He lived for years in a shelter with a floor devoted to a “Transitional Rehabilitation Program,” managed by a nonprofit that also runs one of the highest-rated behavioral health providers in Washington, D.C., according to the Catholic Charities D.C. website. 

When Matthew dropped out of contact with his mother for several weeks in 2014, and she found him in the ICU at George Washington University Hospital, bile was caked around his face and on his teeth, left over from when he was intubated. He had developed a drug-resistant infection common in hospitals because of unsanitary conditions. He had also contracted pneumonia, caused by aspiration during intubation, and suffered multiple organ failure — all during the 10 days he had been hospitalized for an overdose, before Griffin arrived. 

“He was still filthyas if he had just been found that day,” she said. “They tried to keep me from seeing him. When I got back there, a nurse showed up and started trying to clean him up. ‘Where were you for the past 10 days?’ I yelled. Because he was homeless, he didn’t matter to them.” 

Griffin became a registered nurse after her first son died. She said it was her way of surviving by staying busy and doing something good for others. Now she wants to help people going through what Matthew went through, and their families. But she wonders where to start.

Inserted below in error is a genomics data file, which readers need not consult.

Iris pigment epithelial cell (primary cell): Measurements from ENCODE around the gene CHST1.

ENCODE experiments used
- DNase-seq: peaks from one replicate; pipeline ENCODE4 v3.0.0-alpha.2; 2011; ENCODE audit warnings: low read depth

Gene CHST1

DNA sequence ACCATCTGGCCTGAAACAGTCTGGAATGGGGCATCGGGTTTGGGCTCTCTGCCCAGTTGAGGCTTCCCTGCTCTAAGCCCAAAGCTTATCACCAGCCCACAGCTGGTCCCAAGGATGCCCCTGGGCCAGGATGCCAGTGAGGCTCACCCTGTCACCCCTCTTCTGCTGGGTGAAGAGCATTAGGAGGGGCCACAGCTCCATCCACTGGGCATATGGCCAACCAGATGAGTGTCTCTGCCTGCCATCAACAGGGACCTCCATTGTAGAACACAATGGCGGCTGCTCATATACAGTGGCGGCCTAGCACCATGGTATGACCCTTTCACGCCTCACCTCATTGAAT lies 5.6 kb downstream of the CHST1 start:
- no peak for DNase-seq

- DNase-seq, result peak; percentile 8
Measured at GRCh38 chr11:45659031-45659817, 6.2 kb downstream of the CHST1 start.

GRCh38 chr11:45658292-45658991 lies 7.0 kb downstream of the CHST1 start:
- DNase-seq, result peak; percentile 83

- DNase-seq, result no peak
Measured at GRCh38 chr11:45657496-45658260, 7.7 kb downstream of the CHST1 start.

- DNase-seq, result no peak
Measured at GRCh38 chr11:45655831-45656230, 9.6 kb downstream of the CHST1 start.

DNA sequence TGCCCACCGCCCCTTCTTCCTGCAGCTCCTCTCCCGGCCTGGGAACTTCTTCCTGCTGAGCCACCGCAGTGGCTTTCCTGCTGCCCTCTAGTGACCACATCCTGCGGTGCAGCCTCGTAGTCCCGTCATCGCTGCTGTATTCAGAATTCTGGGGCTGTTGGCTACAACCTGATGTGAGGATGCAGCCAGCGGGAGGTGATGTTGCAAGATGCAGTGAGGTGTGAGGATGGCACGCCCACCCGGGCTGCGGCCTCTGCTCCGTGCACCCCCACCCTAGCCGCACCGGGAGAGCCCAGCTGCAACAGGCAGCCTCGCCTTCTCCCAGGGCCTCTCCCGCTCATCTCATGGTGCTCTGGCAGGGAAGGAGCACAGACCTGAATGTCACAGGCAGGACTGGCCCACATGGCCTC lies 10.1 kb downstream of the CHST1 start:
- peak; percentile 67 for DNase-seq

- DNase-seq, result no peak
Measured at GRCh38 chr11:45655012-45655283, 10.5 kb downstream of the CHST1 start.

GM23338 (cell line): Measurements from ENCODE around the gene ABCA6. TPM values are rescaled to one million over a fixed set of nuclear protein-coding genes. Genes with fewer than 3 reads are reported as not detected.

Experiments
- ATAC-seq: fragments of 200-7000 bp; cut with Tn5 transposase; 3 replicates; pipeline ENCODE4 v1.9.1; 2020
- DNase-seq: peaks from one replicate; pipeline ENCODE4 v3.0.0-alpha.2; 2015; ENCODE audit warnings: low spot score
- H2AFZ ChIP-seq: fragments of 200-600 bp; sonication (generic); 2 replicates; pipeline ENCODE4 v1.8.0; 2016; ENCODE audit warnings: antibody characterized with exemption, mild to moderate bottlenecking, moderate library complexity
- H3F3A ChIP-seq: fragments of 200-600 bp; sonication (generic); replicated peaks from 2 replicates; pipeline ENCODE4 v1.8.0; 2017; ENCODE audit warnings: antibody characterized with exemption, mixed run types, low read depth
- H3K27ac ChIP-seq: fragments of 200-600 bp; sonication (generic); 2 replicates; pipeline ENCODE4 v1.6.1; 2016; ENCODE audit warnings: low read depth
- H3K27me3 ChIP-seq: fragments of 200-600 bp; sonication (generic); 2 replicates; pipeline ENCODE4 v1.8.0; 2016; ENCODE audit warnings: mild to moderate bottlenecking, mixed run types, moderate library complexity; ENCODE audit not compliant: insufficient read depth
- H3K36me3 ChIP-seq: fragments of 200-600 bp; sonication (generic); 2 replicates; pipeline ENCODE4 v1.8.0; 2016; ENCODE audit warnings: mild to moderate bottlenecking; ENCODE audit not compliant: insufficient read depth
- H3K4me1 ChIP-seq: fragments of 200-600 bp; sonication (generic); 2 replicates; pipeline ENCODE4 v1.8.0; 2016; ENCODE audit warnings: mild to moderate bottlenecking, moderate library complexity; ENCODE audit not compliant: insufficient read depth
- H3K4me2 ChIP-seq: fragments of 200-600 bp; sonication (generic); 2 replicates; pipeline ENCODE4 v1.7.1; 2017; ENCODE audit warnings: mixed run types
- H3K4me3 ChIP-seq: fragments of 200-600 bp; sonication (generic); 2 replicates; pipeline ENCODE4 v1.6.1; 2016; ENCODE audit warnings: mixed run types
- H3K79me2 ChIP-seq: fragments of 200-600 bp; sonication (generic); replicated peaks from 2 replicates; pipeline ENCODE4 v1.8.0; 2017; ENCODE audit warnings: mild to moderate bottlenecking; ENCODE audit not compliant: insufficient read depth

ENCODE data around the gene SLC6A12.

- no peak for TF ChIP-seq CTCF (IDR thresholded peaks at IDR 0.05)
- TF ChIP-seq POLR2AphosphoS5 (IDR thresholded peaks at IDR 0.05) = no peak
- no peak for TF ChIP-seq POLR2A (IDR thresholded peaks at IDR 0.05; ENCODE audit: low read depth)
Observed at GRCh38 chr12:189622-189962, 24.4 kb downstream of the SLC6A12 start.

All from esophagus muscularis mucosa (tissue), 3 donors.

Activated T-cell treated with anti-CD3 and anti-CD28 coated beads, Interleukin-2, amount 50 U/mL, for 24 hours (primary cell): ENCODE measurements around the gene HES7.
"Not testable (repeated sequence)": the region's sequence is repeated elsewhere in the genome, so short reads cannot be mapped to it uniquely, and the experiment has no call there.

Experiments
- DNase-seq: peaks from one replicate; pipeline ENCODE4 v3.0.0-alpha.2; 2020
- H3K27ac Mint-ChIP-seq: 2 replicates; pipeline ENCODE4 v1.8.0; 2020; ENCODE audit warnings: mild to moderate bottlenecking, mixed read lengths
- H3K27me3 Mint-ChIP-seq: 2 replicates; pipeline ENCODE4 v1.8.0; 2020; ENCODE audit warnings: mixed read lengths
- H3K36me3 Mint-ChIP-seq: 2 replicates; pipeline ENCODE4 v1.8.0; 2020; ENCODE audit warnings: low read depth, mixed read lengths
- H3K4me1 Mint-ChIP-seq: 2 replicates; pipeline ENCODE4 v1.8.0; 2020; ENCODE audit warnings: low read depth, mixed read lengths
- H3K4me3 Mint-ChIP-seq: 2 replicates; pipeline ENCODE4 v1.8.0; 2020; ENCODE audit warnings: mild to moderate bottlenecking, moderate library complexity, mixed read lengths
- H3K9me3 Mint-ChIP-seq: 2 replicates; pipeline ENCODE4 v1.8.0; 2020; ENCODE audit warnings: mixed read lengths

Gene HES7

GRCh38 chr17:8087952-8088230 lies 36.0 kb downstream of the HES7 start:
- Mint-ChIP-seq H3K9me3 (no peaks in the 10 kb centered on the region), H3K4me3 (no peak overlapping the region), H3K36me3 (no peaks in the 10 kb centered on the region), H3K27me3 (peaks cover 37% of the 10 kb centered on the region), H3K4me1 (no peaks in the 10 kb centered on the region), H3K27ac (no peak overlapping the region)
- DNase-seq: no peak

One Fourth of July, Matthew was stabbed in the face on a Metrobus by a woman in Capitol Heights, Maryland. The woman had watched him board the bus without paying the fare. She said something about it before pulling the knife. Matthew needed 150 stitches, and the woman was convicted of assault with a deadly weapon. She received a 10-year suspended sentence. 

“They placed her on probation. They said, ‘Well, she doesn’t really belong in prison,’” Griffin said. “Which is correct; she needed treatment. They both did. And neither of them got it.” 

When Griffin arrived to claim her son’s possessions from the shelter in Southeast D.C., the sole item he had left, aside from a set of keys, was a ragged blanket, worn completely through. 

“I had made him quilts, and he would lose them, or were more likely stolen from him. Who knows? I would offer to get him anything he needed, ” Griffin said. “But he was always getting robbed and beaten up. Giving him things only made him a target. Where was the help for someone like him?”  


Update (07.16.2018)

This article was updated to include the cause and manner of death, which was still unknown by Matthew’s family when Street Sense went to press.